The decision constitutes an individual administrative act, subject to judicial review.

In the transitional and final provisions of the Act, it is provided that no application for prior approval is submitted concerning direct foreign investments initiated after its entry into force and until the bringing into compliance with it of the subordinate legislation. In this way, the initial implementation of the new regime is postponed by up to 6 months, as the deadline for the adoption of regulations on the organization and activities of the Interdepartmental Council for Screening and the amended regulation for the implementation of the law is 6 months.

Screening Mechanism

The screening mechanism for direct foreign investments in Bulgaria involves various administrative and legal procedures carried out by the competent authorities of the country. These procedures vary depending on the specific circumstances of the investment and the potential risks it may pose.

The changes in the law regarding foreign investments and the implementation of the national mechanism for screening direct foreign investments in Bulgaria will have various impacts on foreign investors and the national economy. Here are some of the possible effects:

Increased transparency and predictability: Foreign investors will need to adapt to new rules and procedures related to investment screening. This may lead to a greater demand for transparency and predictability in planning and implementing investment projects.

Increased administrative costs: The introduced procedures for screening direct foreign investments may lead to additional administrative costs for investors, as they will need to provide additional documentation and participate in various approval processes.

Possible restrictions on certain sectors: The introduction of a screening mechanism will lead to stricter restrictions on some strategically important sectors, such as energy, telecommunications, transportation, and others. This is expected to affect the plans of foreign investors in these areas.

Greater clarity and transparency: The new legislative changes are likely to establish clearer and more transparent procedures for screening foreign investments. This may provide greater security and clarity for foreign investors regarding the requirements and procedures that will follow.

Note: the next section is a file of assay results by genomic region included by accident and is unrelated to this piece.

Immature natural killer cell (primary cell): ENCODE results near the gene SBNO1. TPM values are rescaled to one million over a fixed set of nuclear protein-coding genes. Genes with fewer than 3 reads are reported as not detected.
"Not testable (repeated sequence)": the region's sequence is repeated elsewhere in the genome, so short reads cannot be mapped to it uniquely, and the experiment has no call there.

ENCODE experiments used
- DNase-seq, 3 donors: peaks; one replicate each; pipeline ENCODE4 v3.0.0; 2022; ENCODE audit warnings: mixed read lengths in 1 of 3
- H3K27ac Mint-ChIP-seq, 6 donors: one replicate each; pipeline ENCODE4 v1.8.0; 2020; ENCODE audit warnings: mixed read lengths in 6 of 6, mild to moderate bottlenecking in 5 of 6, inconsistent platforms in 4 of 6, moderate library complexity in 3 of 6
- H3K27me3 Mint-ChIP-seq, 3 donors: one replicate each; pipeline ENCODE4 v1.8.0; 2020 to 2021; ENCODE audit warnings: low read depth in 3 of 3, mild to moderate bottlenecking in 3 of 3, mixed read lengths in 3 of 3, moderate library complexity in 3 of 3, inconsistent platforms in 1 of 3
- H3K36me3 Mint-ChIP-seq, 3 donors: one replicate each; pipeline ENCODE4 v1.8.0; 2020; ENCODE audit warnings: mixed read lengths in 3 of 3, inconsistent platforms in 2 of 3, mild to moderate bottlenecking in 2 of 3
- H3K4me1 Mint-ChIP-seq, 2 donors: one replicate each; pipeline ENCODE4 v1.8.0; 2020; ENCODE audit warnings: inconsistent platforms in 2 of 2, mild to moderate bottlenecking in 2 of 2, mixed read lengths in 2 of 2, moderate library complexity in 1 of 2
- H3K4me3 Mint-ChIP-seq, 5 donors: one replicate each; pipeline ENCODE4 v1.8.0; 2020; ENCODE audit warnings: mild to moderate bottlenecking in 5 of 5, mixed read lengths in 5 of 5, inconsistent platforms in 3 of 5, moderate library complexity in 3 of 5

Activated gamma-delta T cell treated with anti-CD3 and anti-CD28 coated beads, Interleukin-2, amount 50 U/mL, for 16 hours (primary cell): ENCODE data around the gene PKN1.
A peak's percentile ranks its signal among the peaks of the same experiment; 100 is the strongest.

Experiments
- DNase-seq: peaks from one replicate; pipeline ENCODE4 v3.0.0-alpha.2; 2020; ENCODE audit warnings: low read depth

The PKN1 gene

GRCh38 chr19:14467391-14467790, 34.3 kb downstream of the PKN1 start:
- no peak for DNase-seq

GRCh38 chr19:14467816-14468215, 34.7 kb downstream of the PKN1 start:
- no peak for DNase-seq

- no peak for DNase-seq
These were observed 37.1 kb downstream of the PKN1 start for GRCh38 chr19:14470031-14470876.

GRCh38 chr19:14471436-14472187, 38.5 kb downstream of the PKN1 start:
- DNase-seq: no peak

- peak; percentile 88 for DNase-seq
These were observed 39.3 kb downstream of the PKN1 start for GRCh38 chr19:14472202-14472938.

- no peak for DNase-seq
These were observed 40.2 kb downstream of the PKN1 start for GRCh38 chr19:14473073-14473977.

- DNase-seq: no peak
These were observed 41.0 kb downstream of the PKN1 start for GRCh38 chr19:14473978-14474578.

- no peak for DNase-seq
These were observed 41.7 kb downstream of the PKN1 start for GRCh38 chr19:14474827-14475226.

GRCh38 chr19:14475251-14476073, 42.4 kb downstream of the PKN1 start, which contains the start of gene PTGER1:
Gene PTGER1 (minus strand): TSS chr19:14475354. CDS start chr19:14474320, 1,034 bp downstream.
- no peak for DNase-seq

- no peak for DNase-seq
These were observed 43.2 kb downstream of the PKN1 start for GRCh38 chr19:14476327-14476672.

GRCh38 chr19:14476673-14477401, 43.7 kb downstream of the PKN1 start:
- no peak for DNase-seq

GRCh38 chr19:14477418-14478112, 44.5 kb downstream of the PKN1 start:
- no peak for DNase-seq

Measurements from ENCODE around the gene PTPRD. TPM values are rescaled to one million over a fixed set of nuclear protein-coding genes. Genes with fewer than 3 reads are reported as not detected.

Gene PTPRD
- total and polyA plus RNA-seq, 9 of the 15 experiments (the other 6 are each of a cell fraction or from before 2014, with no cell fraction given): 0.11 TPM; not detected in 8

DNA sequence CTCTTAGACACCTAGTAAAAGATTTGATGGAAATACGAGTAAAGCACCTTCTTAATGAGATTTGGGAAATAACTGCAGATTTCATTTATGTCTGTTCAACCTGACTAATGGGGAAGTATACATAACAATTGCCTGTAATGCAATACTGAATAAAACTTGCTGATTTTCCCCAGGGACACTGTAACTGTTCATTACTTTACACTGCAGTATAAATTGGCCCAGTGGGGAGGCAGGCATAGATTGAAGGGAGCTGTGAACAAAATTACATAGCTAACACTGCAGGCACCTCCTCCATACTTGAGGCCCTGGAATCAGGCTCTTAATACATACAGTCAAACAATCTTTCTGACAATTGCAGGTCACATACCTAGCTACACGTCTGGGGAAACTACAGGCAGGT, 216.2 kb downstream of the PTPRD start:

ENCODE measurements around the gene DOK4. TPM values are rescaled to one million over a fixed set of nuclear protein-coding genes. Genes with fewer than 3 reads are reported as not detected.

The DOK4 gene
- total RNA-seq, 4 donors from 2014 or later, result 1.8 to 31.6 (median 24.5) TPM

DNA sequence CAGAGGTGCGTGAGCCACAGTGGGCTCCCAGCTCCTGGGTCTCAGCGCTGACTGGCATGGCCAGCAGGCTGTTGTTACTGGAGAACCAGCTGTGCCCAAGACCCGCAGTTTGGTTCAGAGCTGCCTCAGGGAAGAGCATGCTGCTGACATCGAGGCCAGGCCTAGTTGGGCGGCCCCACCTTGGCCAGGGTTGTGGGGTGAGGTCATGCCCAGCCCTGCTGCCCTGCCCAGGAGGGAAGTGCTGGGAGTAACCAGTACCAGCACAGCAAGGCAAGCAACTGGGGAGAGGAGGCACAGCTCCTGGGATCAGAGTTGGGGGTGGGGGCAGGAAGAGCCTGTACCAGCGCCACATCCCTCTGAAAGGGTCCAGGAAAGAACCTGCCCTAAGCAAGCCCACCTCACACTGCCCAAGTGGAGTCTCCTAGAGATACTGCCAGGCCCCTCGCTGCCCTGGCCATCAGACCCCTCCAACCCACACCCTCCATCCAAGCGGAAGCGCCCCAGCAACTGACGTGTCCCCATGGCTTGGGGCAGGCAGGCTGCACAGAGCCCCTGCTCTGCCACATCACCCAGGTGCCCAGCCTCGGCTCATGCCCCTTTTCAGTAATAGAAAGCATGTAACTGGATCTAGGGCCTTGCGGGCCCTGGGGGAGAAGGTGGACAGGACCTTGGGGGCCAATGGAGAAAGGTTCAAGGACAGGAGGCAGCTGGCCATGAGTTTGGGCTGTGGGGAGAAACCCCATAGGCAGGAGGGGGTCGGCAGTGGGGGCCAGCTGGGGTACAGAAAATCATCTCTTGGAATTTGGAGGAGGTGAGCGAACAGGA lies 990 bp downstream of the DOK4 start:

Encouragement of sustainable investments: Stricter screening procedures may encourage the attraction of sustainable and responsible investments that contribute to the long-term economic development of the country.

Increased investment security: Through improved screening procedures and clearer criteria for investment approval, foreign investors may feel more secure and confident in their investment decisions in Bulgaria.

Like any legislative change, this amendment to the law of foreign investments may have both positive and negative consequences depending on the specific circumstances and context of investment projects.


For violations, the new Act provides for significant sanctions – a fine or pecuniary sanction amounting to 5% of the value of the investment, but not less than BGN 50,000. Types of violations include:

  • Providing inaccurate, incomplete, or misleading information in an application for approval of a direct foreign investment;
  • Undertaking a direct foreign investment without an issued permit under the conditions of this Act;
  • Carrying out direct foreign investment in violation of the conditions of a conditional permit issued;
  • Non-compliance with an imposed restrictive measure.

In conclusion, the National mechanism for screening direct foreign investments in Bulgaria represents an important step towards protecting the country’s strategic interests in the context of globalization and intensive foreign investments. This mechanism not only ensures the security of the country but also supports sustainable economic development by attracting quality and socially responsible investments.

Published on: 27/03/2024

Atty. Dimitar Petrov

Partner Dimitar Petrov has been a practicing lawyer since 2016 and has many years of experience as a legal consultant in several large commercial companies. Lawyer Petrov specializes in civil and administrative litigation. His areas of expertise include contract law, property law, family law, tort law and copyright protection. He has extensive expertise and a large number of successful court proceedings against utility monopolists. His interdisciplinary approach enables him to successfully defend both of these in a single dispute. He is a PhD candidate at the Department of General Theory of Law at Sofia University. Kliment Ohridski", as well as a lecturer in General Theory of Law at Sofia University "St. Kliment Ohridski". Kliment Ohridski". Working languages: Bulgarian, English, French and Russian.

Violeta Velkova

Violeta Velkova has been an associate at Georgiev & Petrov Law Firm since the end of 2022. She has a strong interest in private international law and intellectual property.